Where the tape on roll 42 is of the type having a repeat pattern consisting of equally longitudinally spaced zones of greater adhesive, such as zones 54 in FIG. 2, separated by zones of lesser adhesive, such as zones 56 in FIG. 2, blade 26 is positioned on the frame relative to lip 50 such that the length of the path of tape from its line of departure from the roll to blade 26 is maintained at a distance equal to a whole multiple of the length of one repeat less approximately one-half the longitudinal dimension of a greater adhesive zone 54, one repeat being equal to the distance along the tape from a selected location on one type of zone to the corresponding location on the immediately adjacent zone of the same type. In FIG. 2, it can be seen that the path length between blade 26 and the line of departure of the tape from the roll equals two repeats less one-half the length of a more adhesive zone 54. As tape is pulled from the roll, the middle of each more adhesive zone 54 is positioned to be drawn across blade 26 as each succeeding more adhesive zone 54 is encountered during stripping of the tape from the roll. Thus, when the user senses the greatly increased resistance to stripping when each more adhesive zone 54 is encountered on the roll, the dispenser blade position automatically defines the line of severing for each tape segment 46. Therefore, upon sensing the increased stripping resistance, the user, rather than now exerting a much greater pull on the tape to overcome the increased resistance, simply holds the tape taut while drawing it downwardly across blade 26 to sever the free end segment of the tape. As the diameter of roll 42 becomes smaller, reel 42a rides downwardly and forwardly along sections 18 and 20 to always maintain the line of departure of the strip from the roll at free edge 49. Thus, equal length increments of product having adhesive at lengthwise opposite ends thereof are always dispensed.

Brackets 22 and 24 constitute a further inventive feature to prevent roll 42 from being pulled bodily out of the dispenser when tape is pulled from the roll. While it is contemplated, and in fact has been observed, that with particular tapes there is no tendency of the roll to be pulled out of the dispenser when tape is withdrawn, it is foreseeable that where a light-weight tape is used and/or the tape is nearly exhausted from the roll, the force required to peel the tape from the roll may in certain instances have a tendency to lift the roll out of the dispenser. Therefore, brackets 22 and 24 have inwardly turned flanges 22' and 24' at the top edges thereof which are separated by a distance which is less than the width of reel 42a. Furthermore, the minimum dimension between lip 50 and flanges 22' and 24' is less than the diameter of reel 42a. Thus, brackets 22 and 24 cooperate with lip 50 to define a limiting aperture through which reel 42a cannot be drawn should the roll be lifted bodily upwardly out of the dispenser when tape is pulled from the roll. The brackets, however, are dimensioned so as not to interfere with a maximum diameter roll when a new roll is installed. Naturally, the brackets could be constructed to constrain the roll of tape itself rather than the reel where tape is not mounted on a reel.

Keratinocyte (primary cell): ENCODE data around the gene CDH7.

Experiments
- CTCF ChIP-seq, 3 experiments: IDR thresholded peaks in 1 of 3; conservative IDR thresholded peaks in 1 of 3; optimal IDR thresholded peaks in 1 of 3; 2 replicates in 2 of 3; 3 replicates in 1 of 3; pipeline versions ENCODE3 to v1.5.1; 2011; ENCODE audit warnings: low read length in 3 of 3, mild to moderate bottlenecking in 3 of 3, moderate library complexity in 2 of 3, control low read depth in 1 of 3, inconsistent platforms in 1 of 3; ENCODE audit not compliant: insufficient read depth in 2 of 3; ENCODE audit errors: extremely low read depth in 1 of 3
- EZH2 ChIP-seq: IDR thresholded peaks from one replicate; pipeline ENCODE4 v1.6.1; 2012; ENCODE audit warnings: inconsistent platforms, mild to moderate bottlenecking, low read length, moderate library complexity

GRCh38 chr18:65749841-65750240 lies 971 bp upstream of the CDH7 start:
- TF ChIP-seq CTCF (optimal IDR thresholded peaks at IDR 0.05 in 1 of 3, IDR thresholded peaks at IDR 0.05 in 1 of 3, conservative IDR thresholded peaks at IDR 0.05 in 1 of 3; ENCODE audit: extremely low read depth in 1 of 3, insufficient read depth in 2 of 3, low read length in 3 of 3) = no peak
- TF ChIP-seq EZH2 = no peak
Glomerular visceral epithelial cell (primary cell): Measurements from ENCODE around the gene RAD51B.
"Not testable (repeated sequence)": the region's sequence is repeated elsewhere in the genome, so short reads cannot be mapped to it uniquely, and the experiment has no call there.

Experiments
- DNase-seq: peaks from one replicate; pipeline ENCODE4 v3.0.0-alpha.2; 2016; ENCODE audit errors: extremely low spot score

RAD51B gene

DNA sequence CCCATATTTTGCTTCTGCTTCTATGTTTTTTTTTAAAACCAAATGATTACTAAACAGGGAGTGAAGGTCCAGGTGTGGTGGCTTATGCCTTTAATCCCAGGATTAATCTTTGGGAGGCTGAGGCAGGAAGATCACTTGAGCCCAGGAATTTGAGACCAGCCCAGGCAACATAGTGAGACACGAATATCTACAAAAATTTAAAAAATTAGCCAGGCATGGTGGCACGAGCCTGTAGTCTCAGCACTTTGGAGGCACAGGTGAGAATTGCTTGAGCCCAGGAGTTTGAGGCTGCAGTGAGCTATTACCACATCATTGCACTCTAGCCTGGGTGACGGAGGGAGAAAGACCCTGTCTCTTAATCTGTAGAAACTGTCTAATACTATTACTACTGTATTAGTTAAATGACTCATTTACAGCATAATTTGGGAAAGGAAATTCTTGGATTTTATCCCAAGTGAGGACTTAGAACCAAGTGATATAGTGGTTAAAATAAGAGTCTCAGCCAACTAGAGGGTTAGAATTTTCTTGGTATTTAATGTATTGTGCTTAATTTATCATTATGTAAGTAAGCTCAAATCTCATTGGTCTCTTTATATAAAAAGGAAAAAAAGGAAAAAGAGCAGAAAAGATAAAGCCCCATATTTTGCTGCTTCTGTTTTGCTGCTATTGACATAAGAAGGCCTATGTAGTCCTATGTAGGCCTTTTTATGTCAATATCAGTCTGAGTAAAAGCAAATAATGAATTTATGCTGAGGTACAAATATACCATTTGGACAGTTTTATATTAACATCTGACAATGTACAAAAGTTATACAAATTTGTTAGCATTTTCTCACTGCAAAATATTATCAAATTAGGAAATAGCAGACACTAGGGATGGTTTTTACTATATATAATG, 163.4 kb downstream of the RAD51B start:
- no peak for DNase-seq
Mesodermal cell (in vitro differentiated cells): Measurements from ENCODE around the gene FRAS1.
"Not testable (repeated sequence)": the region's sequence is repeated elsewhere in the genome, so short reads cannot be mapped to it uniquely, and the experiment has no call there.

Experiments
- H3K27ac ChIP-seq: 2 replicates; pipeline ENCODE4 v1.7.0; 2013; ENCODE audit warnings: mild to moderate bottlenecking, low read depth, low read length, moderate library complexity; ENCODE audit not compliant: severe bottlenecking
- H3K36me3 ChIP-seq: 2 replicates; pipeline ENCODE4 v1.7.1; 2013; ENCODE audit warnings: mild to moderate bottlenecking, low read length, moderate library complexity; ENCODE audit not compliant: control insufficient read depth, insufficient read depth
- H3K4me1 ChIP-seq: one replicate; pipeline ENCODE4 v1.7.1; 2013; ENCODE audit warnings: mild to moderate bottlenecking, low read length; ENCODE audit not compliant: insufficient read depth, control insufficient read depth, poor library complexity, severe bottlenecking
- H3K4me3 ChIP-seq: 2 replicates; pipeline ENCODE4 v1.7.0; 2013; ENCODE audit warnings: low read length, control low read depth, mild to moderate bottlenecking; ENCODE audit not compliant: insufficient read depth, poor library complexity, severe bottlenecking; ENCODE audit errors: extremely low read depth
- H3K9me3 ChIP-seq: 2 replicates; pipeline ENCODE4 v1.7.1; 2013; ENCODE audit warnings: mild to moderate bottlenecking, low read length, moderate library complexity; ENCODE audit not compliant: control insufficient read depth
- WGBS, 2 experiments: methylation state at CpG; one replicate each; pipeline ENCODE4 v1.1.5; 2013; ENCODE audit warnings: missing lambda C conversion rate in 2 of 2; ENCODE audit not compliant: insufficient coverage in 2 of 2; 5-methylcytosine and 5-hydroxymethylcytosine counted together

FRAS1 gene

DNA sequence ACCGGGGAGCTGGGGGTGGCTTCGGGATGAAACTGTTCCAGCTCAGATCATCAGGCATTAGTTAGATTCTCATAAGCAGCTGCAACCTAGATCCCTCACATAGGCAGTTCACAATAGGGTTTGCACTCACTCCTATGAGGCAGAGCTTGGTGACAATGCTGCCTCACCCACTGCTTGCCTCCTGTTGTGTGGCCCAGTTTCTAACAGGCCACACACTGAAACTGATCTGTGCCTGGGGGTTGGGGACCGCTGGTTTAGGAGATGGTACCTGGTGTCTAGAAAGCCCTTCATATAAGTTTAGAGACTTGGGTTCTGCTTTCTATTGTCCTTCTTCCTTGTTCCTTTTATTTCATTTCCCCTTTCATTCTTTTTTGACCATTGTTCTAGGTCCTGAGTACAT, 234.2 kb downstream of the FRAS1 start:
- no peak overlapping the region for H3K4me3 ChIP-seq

FIGS. 4 and 5 show a second embodiment of the invention which incorporates the same basic principles as the first embodiment but has a somewhat different supporting means for the tape roll. The tape dispenser of this embodiment is generally indicated at 100 and comprises a flat rectangular base 102 with feet 104, and a pair of transversely spaced, longitudinally extending, parallel vertical side members 106 and 108. These side members are united by a bottom member 109 secured by nuts 110 to base 102. The side members are spaced apart by a distance equal to the width of base 102, and their upper edges have horizontal inturned flanges 111 and 112 respectively, as seen in FIG. 5. The rear edges of members 106 and 108 define an opening for the reception of a roll of a tape 114 and a supporting spindle 116. The tape roll may be of the type described with respect to the previous embodiment, having a repeat pattern consisting of equal longitudinally spaced zones of greater adhesive separated by zones of lesser adhesive on the inside surface 118, the outside surface 120 being completely non-adhesive. The inside of roll 114 is preferably provided with a tubular non-adhesive liner 122. The width of roll 114 is slightly less than the distance between inturned flanges 111 and 112.